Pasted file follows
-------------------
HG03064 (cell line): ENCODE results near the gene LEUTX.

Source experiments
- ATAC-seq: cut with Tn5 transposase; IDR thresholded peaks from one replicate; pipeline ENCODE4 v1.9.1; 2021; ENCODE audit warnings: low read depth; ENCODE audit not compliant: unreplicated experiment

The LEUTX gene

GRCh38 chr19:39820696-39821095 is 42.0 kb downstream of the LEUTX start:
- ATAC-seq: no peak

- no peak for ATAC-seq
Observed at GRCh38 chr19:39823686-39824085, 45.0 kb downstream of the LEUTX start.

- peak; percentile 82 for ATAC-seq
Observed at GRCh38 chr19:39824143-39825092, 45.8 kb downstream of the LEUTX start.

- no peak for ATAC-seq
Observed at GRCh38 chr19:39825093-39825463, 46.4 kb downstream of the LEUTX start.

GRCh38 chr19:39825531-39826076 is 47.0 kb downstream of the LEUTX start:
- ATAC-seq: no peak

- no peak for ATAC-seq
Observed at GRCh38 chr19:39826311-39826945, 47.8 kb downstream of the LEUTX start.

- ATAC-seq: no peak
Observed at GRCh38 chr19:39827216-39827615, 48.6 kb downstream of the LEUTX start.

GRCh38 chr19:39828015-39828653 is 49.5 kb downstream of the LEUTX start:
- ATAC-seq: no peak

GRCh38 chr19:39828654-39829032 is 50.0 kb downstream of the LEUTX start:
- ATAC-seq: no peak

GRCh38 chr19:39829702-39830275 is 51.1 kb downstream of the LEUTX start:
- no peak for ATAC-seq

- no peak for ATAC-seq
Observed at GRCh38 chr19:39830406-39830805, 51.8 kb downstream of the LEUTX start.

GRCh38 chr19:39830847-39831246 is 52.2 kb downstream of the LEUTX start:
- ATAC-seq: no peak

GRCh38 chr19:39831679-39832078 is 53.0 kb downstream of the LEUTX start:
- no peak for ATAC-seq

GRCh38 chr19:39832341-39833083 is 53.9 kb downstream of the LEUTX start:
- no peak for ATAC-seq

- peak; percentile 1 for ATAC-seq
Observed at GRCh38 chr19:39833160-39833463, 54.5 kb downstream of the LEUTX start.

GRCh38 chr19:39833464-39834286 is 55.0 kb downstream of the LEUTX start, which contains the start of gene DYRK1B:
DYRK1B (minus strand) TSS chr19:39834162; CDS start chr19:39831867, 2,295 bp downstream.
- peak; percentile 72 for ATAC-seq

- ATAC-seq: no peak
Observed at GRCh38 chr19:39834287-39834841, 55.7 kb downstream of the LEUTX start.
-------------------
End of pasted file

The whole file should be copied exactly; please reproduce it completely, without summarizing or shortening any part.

HG03064 (cell line): ENCODE results near the gene LEUTX.

Source experiments
- ATAC-seq: cut with Tn5 transposase; IDR thresholded peaks from one replicate; pipeline ENCODE4 v1.9.1; 2021; ENCODE audit warnings: low read depth; ENCODE audit not compliant: unreplicated experiment

The LEUTX gene

GRCh38 chr19:39820696-39821095 is 42.0 kb downstream of the LEUTX start:
- ATAC-seq: no peak

- no peak for ATAC-seq
Observed at GRCh38 chr19:39823686-39824085, 45.0 kb downstream of the LEUTX start.

- peak; percentile 82 for ATAC-seq
Observed at GRCh38 chr19:39824143-39825092, 45.8 kb downstream of the LEUTX start.

- no peak for ATAC-seq
Observed at GRCh38 chr19:39825093-39825463, 46.4 kb downstream of the LEUTX start.

GRCh38 chr19:39825531-39826076 is 47.0 kb downstream of the LEUTX start:
- ATAC-seq: no peak

- no peak for ATAC-seq
Observed at GRCh38 chr19:39826311-39826945, 47.8 kb downstream of the LEUTX start.

- ATAC-seq: no peak
Observed at GRCh38 chr19:39827216-39827615, 48.6 kb downstream of the LEUTX start.

GRCh38 chr19:39828015-39828653 is 49.5 kb downstream of the LEUTX start:
- ATAC-seq: no peak

GRCh38 chr19:39828654-39829032 is 50.0 kb downstream of the LEUTX start:
- ATAC-seq: no peak

GRCh38 chr19:39829702-39830275 is 51.1 kb downstream of the LEUTX start:
- no peak for ATAC-seq

- no peak for ATAC-seq
Observed at GRCh38 chr19:39830406-39830805, 51.8 kb downstream of the LEUTX start.

GRCh38 chr19:39830847-39831246 is 52.2 kb downstream of the LEUTX start:
- ATAC-seq: no peak

GRCh38 chr19:39831679-39832078 is 53.0 kb downstream of the LEUTX start:
- no peak for ATAC-seq

GRCh38 chr19:39832341-39833083 is 53.9 kb downstream of the LEUTX start:
- no peak for ATAC-seq

- peak; percentile 1 for ATAC-seq
Observed at GRCh38 chr19:39833160-39833463, 54.5 kb downstream of the LEUTX start.

GRCh38 chr19:39833464-39834286 is 55.0 kb downstream of the LEUTX start, which contains the start of gene DYRK1B:
DYRK1B (minus strand) TSS chr19:39834162; CDS start chr19:39831867, 2,295 bp downstream.
- peak; percentile 72 for ATAC-seq

- ATAC-seq: no peak
Observed at GRCh38 chr19:39834287-39834841, 55.7 kb downstream of the LEUTX start.